AIFF is typically used on Mac, MP3 is becoming the universal audio output format, and then Windows Waveform is uncompressed Audio. Let me go back and then talk about the process once you select something, I'll select MPEG as it's kind of universal. Once you select the format then you want to select the Preset, there are all kinds of Present, each format has its own set of Presets. So I knock down this list and typically you're going to select the Preset that matches your original format but you don't have to. That's the beauty of working inside Premiere Elements, you retain all the quality of your original files when you make your project but then you can export it to any darn thing you choose.
But I am going to go with NTSC DVD Widescreen because that's basically what this original thing was. If I were to put it on a DVD, that would be how I would want it to look, but you can pick other formats as well. So I'll just select that format. Then you give it a title, so we'll call it Grocery, something like that. Remember, we're just making a file here. And you give it a Location, say where you want to save, it so you need to browse toward the location you want. So make sure if you want to save only the WorkArea Bar you click that. Some of the formats will have a little message down here saying how large the file will be, this one doesn't in this particular case but if you click this you'll notice that the file size will drop dramatically relative to the entire project.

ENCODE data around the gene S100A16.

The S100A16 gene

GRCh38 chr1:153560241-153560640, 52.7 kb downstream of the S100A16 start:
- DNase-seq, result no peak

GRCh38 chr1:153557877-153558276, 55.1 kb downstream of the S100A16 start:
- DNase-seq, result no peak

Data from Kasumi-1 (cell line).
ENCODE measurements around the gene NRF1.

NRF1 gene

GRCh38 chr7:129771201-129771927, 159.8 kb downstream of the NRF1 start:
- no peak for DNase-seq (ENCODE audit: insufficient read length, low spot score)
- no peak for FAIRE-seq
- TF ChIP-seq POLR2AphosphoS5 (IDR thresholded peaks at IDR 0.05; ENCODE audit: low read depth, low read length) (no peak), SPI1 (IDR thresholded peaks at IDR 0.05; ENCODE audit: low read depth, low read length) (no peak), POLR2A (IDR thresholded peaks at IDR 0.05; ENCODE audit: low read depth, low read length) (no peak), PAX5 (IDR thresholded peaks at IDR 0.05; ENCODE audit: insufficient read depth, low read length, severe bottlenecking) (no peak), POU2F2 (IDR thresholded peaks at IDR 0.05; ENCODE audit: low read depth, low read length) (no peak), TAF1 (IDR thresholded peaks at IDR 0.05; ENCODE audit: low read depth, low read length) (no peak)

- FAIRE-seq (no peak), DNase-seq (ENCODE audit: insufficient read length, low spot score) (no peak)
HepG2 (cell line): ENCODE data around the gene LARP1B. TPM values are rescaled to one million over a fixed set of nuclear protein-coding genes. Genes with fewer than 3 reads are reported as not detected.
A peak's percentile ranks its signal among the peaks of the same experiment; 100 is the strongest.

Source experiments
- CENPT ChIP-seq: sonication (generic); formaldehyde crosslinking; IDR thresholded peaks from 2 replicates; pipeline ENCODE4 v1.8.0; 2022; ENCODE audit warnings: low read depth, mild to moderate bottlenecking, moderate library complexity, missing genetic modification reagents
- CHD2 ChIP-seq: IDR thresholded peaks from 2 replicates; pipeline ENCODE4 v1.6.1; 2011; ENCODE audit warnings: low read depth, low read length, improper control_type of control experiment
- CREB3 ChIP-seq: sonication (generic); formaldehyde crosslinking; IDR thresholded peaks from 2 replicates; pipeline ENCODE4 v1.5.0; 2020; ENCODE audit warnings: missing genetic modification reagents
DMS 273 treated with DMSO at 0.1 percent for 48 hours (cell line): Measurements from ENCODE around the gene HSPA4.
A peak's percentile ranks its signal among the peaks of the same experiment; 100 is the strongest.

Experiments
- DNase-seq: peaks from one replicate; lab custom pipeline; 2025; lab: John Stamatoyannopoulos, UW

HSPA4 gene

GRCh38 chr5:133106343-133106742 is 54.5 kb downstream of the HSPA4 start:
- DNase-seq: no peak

But you either click that on or off, in this case we want to save only the WorkArea Bar. Now the Advanced button really is one of those things that you'll probably - not have to use but I do want to show you that it's there and show you that each format has some options that you can click, that are sort of deeper inside going beyond the Presets. MPEG has more options than most, if you picked AVI there will be hardly any options because it's uncompressed, but when you talk about compression you need to say what quality of the compression would I like to have and you can choose the quality here. Right now, 5 is the most and 3 is the default, and you can scroll down a little bit farther and say, okay do I want to do 1 Pass, that's Variable Bitrate.